Earlier this week Bwog contributor and earner of frequent (lecture) flier miles Fainan Lakha attended a talk given by an author some of you may be familiar with: Richard Rodriguez. Below is his account:
This past Thursday I saw a talk given at Union Theological Seminary by Richard Rodriguez, author of, among several works, an essay entitled “The Third Man,” which is standard assigned reading for UWriting. He came speaking on his recently published book Darling. The book focuses on two points, his relationship to religion and a trip he recently took to the Middle East to learn more about the origins of Abrahamic faith, and his relationship to women. Tied into this is not only Rodriguez’s homosexuality but also his attachment to the Roman Catholic Church and his being an American.
As he walks in, a Mexican friend I had come to the talk with whispers in my ear, “he reminds me so much of my grandfather!” The statement doesn’t just refer to his ethnic appearance; Rodriguez is an intense but comforting figure—a grandfatherly figure. I have to say that his comb-over and thick-striped suit had something to do with it, though I’m not sure exactly how. Tonight, his individualism was reflected in his choice of brightly colored striped socks. Yes, they do totally clash with that suit.
Rodriguez beings the talk with one of the first significant recognitions he had upon coming to the Middle East. It is the word “ojala,” a Spanish word that can be roughly translated to “hopefully.” Rodriguez speaks to how it was a word he attached to his mother, who employed the word daily. There in the Arab world, far from his Californian upbringing he found his mother again in the root of “ojala,” the Arabic phrase “Inshallah,” meaning, “if Allah wills it”. There it was in front him, his Catholic mother repeating the Muslim name of God, over and over.
This leads him to talk about women. His book speaks a lot about his friend who went to dinner with him the evening of her divorce. It reminds him of an association that exists in religious sentiment, an association between gay marriage and abortion. The association is between the rights of women and the rights of homosexuals, and it is somehow a religious context. Discussing the suffrage movement in Europe he says, “I think my movement out of the closet as having been anticipated by those women moving out of the parlor.”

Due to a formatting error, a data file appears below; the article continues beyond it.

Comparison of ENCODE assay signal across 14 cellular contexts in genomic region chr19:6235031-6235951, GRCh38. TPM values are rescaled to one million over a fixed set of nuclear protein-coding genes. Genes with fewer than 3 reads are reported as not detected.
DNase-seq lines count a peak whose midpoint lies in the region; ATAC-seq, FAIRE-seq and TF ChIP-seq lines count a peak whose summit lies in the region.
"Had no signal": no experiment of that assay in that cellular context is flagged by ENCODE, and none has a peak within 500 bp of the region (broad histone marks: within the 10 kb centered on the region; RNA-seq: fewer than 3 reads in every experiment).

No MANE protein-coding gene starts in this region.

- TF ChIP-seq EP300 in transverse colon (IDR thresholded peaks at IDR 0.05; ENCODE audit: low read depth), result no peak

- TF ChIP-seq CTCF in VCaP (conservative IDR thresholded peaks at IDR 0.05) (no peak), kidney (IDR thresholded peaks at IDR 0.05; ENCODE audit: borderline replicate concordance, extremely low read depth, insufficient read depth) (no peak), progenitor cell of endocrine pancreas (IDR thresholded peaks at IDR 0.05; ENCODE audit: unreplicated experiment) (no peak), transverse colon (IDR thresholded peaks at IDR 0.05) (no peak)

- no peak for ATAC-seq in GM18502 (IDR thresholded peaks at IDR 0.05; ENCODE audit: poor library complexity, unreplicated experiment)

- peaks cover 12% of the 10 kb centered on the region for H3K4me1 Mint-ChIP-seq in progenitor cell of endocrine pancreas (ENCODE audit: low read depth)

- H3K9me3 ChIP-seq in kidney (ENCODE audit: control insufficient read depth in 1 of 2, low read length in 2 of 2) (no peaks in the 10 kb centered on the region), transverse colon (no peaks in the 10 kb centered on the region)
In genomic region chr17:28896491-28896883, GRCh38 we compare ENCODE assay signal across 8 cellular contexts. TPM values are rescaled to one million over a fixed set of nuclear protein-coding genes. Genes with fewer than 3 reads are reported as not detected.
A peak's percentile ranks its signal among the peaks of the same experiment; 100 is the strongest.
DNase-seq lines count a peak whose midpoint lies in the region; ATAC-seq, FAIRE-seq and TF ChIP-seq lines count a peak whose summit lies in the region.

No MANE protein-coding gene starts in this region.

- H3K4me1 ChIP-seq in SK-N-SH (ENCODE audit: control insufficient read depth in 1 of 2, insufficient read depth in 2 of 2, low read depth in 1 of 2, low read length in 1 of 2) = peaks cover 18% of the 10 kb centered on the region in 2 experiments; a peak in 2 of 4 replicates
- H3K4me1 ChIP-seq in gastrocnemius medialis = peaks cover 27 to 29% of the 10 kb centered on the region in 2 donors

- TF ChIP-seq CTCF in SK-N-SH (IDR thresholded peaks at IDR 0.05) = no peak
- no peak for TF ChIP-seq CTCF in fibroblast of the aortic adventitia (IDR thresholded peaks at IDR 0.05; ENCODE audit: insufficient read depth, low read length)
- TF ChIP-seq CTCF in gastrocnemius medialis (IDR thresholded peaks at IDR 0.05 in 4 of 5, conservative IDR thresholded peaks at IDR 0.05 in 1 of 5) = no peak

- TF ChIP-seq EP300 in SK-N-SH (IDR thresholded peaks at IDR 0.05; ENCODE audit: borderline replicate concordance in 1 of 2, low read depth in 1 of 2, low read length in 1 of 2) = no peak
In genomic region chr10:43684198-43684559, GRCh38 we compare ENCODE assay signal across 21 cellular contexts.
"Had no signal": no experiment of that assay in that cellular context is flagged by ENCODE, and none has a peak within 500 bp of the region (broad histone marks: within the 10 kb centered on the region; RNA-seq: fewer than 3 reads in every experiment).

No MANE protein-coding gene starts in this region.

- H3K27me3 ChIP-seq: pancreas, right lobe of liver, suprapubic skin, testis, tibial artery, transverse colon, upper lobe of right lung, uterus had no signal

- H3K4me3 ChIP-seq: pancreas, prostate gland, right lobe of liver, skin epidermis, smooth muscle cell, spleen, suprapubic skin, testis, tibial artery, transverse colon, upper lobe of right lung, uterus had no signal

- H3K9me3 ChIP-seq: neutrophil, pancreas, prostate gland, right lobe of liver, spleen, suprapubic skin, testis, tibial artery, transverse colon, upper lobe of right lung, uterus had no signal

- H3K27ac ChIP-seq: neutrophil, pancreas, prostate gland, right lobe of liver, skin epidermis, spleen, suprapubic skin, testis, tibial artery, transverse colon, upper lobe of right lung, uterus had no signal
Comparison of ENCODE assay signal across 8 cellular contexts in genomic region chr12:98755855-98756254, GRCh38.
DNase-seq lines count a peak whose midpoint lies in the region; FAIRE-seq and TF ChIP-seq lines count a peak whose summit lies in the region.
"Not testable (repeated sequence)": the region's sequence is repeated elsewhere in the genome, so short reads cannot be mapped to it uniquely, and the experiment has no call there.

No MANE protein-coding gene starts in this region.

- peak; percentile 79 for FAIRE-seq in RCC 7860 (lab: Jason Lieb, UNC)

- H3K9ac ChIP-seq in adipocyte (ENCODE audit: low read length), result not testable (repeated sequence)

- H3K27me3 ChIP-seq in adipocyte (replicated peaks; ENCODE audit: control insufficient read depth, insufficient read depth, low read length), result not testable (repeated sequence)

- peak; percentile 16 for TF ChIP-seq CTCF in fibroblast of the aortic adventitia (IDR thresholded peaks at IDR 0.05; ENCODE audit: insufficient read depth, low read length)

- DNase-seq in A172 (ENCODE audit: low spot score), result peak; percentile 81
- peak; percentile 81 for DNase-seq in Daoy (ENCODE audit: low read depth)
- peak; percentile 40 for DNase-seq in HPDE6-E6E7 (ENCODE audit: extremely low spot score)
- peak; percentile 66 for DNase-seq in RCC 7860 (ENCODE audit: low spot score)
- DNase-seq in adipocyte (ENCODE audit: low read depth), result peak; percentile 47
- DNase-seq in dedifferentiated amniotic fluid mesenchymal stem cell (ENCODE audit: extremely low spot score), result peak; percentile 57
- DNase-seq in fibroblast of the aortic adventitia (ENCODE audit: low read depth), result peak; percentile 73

On this topic, Rodriguez moves toward something more challenging and controversial, the role of women in religion. He mentions traditional Judaism and the role of the house as the center-point of religion far more than the temple ever was. He gets at the idea that the pursuit of female ministry fails to address how we are supposed to bring faith into our homes, it values a perceived equality over a kind of spiritual one. Of course, Rodriguez is touching on stereotypes and structures of inequality we may not find wholly palatable, but he is resting on the idea of structure. In the case of women, it is the family structure, but he also spoke candidly about what the Church did for him in that sense.
One of the most poignant things he says is “there was no DisneyLand that could give me more than that Church gave me.” It is because of the structure that it provided. More than just being a pattern it allowed him to experience the deep complexities of life, he says “this institution brought me this mystery, this dynamism.” Rodriguez gives the example of being an altar boy and leaving school during lunch to help with a funeral. At the funeral, he meditated on the weight of the body, and the weight of death in his life. Juxtaposed against this was his reality twenty minutes later back on the playground, a world away from the enigma of life.
According to my notes it is at this point that he begins discussing the desert. Las Vegas. A giant city built upon a desert in a completely pointless way. Las Vegas, he says, is the result of American secularism. It is a pure madness whose whole point is playing with death. A city doesn’t belong in the desert. There is a huge Fairmont hotel overlooking the Muslim holy city of Mecca, there is nothing okay about that. This is a human escapism that we are participating in right now. I think the idea is fascinating, that the desert is a place of transience and that death exists as a natural part of it. It’s a huge departure from the Hellenic tradition Rodriguez says we are a part of, a tradition of having time of plenty and time for leisure more than the intensity of the desert.
Rodriguez talks about American consumerism as a need for constant connection, he repeats several times “I think we’ve invented Steve Jobs.” I’ll leave that statement to you.
Rodriguez ends his talk with a reminder of what it was like to be at UTS during the protests at Columbia. His wisdom: “social revolution doesn’t mean you barricade the front door. It means you leave it open…the real question is who can leave it open the widest.”
I can’t say for sure what the ultimate point of his talk was, his reading was certainly quite different from his lecture, but it was a fascinating walk through an exploration of worldview. It was totally worth it.
Obvious desert stuff via Wikimedia Commons